Crimes and Misdemeanors: Postmodern Woody Allen film, which starts out familiar-- wealthy businessman, threatened with blackmail by his mistress, plots her murder, while a nebbish documentary-maker falls in love with a wistfully beautiful production assistant-- and turns it on its head, with rewards and punishments falling in unexpected places and breaking all the Hollywood tropes. Also: Martin. Landau.

The Page Turner (La Tourneuse de Pages): Disturbing tale of creativity twisted by a lust for revenge, in which a young girl, who fails a crucial piano audition due to the negligence of a well-known pianist, grows up to carefully and deliberately ruin said pianist's life. You just can't look away.

Superman: The Quest for Peace: Hilariously terrible movie, with inconsistent plotting and characterisation reinforced with really bad CSO and some magnificently heavy-handed 1980s attempts at a political message. I'm not sure if it's an influence on the LaHaye and Jenkins school of bad fundamentalist Christian rapture-fiction, or vice versa (with the UN ineptly portrayed as some kind of one world government and nobody in the world seeing anything wrong with Superman's plan to destroy all nuclear missiles). Strangely, there is actually a possible clever storyline limping through it, when a thinly-disguised Rupert Murdoch takes over the Daily Planet and tries to turn it into a tabloid, but the sweet innocent optimism of Clark Kent causes "Murdoch"'s evil daughter to see the error of their capitalist ways, but that unfortunately gets buried under all the silly and is hastily wrapped up in a coda which appears to suggest that newspapers should be publically owned (which one would think rather goes against the American capitalist ethos). You just can't look away from this one either, but for different reasons.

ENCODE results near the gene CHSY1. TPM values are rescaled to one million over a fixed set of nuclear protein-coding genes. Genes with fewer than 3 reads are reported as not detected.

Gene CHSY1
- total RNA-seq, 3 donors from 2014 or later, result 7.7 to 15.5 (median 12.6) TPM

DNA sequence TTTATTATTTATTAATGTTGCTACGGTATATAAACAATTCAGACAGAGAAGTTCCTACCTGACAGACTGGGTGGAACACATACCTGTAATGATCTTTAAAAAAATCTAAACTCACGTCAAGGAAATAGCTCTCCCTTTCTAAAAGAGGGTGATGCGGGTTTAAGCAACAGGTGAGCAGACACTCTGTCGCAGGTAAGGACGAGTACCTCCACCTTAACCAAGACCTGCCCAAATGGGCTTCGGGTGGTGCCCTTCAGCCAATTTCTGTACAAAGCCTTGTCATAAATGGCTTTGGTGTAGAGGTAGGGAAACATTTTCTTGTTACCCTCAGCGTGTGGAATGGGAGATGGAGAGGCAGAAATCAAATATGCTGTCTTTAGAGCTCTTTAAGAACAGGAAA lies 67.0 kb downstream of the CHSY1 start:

Metropolis: One of my favourite films since I was a teenager, seen here in the restored version with the extra footage discovered in Argentina in 2008 reinstated. While two scenes are still missing, the new material makes all the difference, giving clarity and depth to Rotwang's motivations and plans, and actually giving Slim a personality (curiously, now that the plots involving him are restored, you actually notice him a lot more in the previously-extant footage). Also contains the Yoshiwara sequence, and some extra bits to Freder's visions which clarify and crystallise the expressionist symbolism of the rest of the movie, in which his memories of seeing a monk preaching on the book of Revelations in the cathedral merge crazily with the reality of Maria's erotic dance in the Yoshiwara to form a mise-en-scene in which Slim becomes a preacher and Maria the Whore of Babylon.

Movie count for 2010: 106

Sunday, September 12, 2010

Holiday movies